Reunited at Christmas: A festive miracle
After giving birth to twin girls prematurely, Kirsty Hughes’s wish came true when her family was finally reunited on Christmas Day
Christmas has always been a very special time of year for my family. My mum, Sharon, would help me and my two sisters to write letters to Santa in November. By Christmas Eve, we’d laid out milk, cookies and carrots for Santa and his reindeer and were so excited that we could barely sleep.
On the morning itself, we’d tear downstairs to open our presents and spend the day with family, playing board games and eating until our pyjamas strained at the seams.
So, when my son, Maddox, arrived in 2012, despite being a single mum, I vowed to make Christmas just as magical for him, too. And I was successful – as he grew up, he was just as obsessed with the festive season as I was.
Then, in October 2016, I met Darren O’Brien online. Equally laid-back, we were the perfect match. He was a recruitment consultant and adored Maddox, and we didn’t want to waste any time in trying for children of our own. So, the following April, I came off my contraception. Just a month later, I was pregnant.
Darren was so excited but, while I was also delighted, something felt different to my previous pregnancy.
Even in the first few weeks, I was in pain. I ended up in the early pregnancy unit at Luton and Dunstable University Hospital.
But, instead of looking worried, the sonographer smiled. ‘The reason you don’t feel right is because there’s two babies in there,’ she said. ‘And they’re both perfectly fine.’
Twins? Darren and I both had them in our families, but I’d never dreamed we’d be blessed with two babies.
I called Darren, who was out of the country. After a long pause, he finally gave a shout of joy. We couldn’t wait to meet our little ones, and Maddox loved the idea of being a big brother twice over.
Darren, now 32, was very attentive, running me a bath every night and rubbing my achy feet for me.
Then, at 20 weeks, I started to bleed. I was terrified as Darren rushed me to hospital, and I gripped his hand as I was assessed. ‘They’re fine,’ I was told eventually. The relief was overwhelming.
We discovered we were having non-identical girls. I did my Christmas shopping early, knowing I’d be heavily pregnant when the day arrived.
I bled intermittently during the next few weeks. As doctors didn’t know why, I was given precautionary steroid injections at 28 weeks, to help develop my babies’ lungs. Then, on 17 December 2017, my waters broke late at night – six weeks early. A neighbour looked after Maddox, while Darren’s mum, Liz, drove to our place and we headed to the hospital. ‘It’s too soon,’ I sobbed. My contractions started, but when the labour didn’t progress, doctors had to induce me because the babies were at risk of infection.
On 19 December, at 10.06am, baby Karis arrived, weighing just 3lb 8oz.
‘She’s tiny,’ I whispered, as she was placed briefly on my chest before being whisked off to the high dependency unit. Brooke was born 25 minutes later, weighing in at 4lb 6oz.
I couldn’t see her through my tears, but we had a quick cuddle before she was taken away, too.
Darren ran after our daughters and sent me pictures, but it wasn’t until three hours later, wheeling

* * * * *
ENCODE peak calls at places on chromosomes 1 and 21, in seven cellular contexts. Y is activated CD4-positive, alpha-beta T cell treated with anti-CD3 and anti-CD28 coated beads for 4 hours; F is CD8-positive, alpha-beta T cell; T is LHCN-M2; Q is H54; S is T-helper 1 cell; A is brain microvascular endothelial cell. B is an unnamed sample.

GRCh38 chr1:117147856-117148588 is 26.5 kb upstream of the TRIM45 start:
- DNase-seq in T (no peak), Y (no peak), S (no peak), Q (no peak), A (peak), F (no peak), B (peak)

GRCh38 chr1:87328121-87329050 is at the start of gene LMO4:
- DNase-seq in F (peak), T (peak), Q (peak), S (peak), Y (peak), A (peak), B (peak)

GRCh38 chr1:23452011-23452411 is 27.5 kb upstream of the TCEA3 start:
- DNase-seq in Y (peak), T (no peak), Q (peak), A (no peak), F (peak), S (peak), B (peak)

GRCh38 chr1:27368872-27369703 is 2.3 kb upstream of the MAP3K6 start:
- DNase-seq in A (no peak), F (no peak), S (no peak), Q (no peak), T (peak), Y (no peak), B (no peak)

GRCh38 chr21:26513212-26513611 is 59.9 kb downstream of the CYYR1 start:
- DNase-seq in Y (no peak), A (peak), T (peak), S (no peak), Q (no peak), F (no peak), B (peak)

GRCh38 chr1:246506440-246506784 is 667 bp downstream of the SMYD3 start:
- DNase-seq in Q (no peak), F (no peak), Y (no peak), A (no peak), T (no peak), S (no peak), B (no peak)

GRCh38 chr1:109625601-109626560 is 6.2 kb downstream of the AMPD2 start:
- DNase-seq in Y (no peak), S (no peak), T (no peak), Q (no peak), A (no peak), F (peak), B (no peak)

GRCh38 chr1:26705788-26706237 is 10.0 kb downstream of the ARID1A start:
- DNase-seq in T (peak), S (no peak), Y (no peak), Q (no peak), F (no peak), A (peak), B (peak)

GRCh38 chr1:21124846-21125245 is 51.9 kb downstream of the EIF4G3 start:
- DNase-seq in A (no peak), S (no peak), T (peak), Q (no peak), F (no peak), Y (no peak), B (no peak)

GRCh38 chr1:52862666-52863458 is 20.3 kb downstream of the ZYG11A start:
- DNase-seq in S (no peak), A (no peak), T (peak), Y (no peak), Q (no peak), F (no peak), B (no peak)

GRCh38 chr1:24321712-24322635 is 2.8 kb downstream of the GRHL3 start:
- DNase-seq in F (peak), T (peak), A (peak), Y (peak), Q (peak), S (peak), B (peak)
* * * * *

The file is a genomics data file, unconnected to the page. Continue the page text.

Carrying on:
my drip with me, that I saw our girls again.
Both had oxygen masks and needed help with feeding, as their sucking motion hadn’t developed yet. They were so small – it scared me.
And things got worse when Brooke was taken to special care. Despite being the bigger twin, she was struggling.
Darren and I would spend an hour with each daughter, before passing in the corridor to swap over. It was difficult and frightening. They’d spent eight months together in my womb. Now, within days of being out in the world, they’d been torn apart. Alone, they looked even more fragile. ‘They need each other,’ I’d fret, stroking their little arms as they lay in their separate incubators on different wards. And I was worried about Maddox, who I’d barely had time to see at what was usually our favourite time of the year together. Thankfully, on the day before Christmas Eve, we were granted our own little miracle. Declared well enough to return to the high dependency unit, Brooke was wheeled in and placed next to Karis. ‘They’re reunited,’ I wept. Instantly, the pair seemed more settled.
On Christmas Day, I spent the morning at home with Maddox, who tore open his presents with glee. Then he was in for an extra-special treat. ‘Do you want to meet your sisters?’ I asked.
Children weren’t usually allowed on the ward, but the doctors made an exception because it was Christmas.
The hospital was decorated with tinsel and twinkling lights. When we arrived, Darren dressed up as Santa.
‘I wanted to do it for Karis, Brooke and Maddox,’ he explained. We had a lovely time holding the girls and singing carols. It may not have been traditional, but at least we were all together.
Six days later, on New Year’s Eve, the twins were discharged from hospital. I was nervous about taking them home and, for those first few weeks, we didn’t get much sleep.
But the girls went from strength to strength. Karis was the go-getter, while Brooke was more laid-back. They’re always side by side and, as Karis learnt to crawl early, she’d bring toys back for Brooke to play with.
Meanwhile, Maddox is the doting big brother. He sits them on his knee and reads them his school books. They think he’s the best thing ever.
Now 34, I’m looking forward to this December more than ever. I’m so grateful for my two little Christmas gifts – it’s more than I could have ever asked for.
Brooke and Karis: fragile and precious Big brother Maddox with his tiny twin sisters
All together now: Darren, Kirsty and the children Christmas Day in hospital, with proud dad Darren dressed as Santa